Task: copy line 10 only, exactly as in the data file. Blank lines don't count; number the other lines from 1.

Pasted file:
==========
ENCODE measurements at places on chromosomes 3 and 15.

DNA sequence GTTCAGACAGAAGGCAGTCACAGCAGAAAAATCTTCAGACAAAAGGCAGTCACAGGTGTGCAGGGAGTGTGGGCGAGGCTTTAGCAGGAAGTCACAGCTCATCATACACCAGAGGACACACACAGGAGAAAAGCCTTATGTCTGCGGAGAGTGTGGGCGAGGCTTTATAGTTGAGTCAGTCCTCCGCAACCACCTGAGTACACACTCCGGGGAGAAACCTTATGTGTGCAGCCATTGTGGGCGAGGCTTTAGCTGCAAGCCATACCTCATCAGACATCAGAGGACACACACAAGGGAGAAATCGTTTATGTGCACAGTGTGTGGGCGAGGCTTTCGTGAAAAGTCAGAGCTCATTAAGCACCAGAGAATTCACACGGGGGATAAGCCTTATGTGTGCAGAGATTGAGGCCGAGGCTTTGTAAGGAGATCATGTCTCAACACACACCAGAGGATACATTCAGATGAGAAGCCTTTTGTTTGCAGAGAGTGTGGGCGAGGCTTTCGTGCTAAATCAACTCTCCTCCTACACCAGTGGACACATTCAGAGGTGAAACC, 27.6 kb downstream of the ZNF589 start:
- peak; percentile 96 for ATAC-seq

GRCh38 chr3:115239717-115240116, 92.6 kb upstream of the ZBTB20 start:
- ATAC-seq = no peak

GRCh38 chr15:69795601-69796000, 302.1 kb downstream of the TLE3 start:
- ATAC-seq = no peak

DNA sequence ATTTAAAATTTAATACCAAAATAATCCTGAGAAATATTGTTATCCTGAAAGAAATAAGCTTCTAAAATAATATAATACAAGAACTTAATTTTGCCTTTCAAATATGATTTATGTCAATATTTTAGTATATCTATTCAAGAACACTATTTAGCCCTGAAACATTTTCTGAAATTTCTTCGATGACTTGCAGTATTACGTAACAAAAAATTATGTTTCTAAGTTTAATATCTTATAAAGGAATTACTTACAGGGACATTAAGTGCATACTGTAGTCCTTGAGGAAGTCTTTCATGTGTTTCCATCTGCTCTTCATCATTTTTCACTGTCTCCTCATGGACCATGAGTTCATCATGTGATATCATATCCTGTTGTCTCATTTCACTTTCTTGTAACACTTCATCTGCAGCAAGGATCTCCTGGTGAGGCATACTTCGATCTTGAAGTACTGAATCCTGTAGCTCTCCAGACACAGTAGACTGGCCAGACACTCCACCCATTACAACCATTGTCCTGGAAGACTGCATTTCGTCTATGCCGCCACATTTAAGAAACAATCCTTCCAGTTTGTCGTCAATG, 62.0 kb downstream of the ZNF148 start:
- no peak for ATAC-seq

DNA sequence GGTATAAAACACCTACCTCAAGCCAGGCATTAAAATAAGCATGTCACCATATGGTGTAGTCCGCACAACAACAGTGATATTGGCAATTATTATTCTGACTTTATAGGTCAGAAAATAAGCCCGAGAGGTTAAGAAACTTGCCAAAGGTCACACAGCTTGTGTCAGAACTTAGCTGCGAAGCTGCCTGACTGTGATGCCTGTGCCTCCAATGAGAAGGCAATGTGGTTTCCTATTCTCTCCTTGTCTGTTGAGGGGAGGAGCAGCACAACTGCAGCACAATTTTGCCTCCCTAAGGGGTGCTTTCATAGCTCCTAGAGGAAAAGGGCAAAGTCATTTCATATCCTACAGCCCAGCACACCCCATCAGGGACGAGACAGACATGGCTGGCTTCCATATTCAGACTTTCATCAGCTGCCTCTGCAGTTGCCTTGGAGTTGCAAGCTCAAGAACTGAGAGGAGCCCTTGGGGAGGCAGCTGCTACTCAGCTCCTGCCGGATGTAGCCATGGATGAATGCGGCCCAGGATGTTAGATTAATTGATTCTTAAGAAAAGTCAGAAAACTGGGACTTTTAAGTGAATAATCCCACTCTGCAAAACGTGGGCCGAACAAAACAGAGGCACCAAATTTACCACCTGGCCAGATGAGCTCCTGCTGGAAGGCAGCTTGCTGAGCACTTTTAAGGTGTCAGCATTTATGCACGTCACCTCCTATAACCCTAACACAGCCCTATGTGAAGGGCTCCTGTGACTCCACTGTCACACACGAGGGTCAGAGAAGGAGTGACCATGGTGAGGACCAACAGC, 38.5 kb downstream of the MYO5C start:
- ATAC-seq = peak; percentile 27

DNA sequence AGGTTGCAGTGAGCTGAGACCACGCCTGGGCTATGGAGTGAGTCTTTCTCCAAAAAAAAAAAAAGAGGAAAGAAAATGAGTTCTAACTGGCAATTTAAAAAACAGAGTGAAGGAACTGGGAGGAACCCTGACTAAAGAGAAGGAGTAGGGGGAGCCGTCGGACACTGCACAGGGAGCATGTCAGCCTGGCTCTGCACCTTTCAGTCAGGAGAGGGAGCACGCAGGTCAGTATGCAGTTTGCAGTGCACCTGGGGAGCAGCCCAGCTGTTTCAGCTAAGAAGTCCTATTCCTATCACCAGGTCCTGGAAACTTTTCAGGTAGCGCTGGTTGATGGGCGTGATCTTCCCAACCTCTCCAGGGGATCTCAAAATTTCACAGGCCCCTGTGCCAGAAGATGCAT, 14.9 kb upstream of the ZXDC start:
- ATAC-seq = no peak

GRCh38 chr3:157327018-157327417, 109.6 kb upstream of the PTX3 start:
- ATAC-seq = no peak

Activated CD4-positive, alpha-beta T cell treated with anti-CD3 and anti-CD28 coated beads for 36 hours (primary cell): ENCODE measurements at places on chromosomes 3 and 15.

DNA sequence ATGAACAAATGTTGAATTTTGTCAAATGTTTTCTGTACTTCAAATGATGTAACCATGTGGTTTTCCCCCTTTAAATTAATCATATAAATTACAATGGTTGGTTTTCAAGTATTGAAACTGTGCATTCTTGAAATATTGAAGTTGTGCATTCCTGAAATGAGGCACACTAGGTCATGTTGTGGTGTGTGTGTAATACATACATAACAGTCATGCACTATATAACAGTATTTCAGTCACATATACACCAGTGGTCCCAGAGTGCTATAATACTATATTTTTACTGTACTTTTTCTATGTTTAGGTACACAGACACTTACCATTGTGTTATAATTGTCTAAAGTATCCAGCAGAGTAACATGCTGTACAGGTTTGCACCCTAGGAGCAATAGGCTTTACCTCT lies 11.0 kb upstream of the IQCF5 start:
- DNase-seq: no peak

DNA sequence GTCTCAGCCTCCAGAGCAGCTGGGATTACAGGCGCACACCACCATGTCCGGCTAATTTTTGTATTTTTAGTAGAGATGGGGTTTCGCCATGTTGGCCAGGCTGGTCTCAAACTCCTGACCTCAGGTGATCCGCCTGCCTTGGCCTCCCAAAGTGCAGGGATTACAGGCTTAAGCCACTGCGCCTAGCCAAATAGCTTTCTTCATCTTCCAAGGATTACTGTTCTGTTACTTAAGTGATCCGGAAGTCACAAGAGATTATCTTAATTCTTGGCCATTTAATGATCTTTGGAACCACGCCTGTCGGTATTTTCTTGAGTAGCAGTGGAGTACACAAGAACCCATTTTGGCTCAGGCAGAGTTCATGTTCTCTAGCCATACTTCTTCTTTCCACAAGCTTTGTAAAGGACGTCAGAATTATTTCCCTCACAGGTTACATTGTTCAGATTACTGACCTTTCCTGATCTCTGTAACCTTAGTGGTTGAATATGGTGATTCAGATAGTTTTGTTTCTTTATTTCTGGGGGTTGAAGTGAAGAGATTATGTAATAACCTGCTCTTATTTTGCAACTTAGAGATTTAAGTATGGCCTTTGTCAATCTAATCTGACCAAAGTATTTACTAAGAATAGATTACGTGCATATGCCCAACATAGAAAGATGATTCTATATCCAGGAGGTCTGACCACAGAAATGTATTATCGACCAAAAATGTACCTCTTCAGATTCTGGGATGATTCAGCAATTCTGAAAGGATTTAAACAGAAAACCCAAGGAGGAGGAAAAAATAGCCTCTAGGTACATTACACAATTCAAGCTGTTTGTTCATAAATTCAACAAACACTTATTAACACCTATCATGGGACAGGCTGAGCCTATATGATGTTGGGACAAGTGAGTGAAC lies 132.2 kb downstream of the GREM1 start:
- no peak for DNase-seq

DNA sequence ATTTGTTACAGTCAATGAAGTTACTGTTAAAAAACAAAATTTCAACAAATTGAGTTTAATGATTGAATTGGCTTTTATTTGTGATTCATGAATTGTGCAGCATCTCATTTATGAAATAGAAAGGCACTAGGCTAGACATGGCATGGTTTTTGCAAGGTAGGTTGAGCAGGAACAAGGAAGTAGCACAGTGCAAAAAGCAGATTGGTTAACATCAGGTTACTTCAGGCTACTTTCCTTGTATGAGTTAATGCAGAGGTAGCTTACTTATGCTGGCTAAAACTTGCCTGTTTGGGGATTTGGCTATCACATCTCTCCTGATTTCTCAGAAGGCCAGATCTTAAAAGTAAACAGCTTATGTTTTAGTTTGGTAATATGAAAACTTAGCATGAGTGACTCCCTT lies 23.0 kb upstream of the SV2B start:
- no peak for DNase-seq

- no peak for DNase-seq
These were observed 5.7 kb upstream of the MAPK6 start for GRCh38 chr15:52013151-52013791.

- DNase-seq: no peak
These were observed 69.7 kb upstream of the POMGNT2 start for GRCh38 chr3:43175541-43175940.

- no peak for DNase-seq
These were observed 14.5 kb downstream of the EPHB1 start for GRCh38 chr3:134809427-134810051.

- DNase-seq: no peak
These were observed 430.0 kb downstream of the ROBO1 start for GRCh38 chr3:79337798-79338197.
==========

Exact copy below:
DNA sequence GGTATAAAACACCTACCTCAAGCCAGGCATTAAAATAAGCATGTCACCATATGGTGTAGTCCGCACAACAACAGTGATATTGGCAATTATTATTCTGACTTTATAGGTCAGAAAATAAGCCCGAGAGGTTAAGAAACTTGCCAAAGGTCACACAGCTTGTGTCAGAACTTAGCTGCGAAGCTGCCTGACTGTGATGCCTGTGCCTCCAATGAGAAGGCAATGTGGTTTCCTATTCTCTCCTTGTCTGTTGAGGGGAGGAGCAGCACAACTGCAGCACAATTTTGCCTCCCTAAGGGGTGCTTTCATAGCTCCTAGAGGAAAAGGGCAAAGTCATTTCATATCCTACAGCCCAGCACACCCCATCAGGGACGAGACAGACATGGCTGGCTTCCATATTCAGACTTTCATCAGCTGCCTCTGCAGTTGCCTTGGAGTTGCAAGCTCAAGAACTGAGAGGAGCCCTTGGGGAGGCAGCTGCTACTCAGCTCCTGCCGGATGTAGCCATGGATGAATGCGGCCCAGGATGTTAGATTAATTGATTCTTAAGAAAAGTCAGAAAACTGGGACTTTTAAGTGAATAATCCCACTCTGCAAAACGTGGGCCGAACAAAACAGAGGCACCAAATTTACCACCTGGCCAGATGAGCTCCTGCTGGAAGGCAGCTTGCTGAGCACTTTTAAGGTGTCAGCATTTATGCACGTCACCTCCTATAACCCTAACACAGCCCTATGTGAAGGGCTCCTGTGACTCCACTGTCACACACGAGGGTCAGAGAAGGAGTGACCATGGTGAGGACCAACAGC, 38.5 kb downstream of the MYO5C start: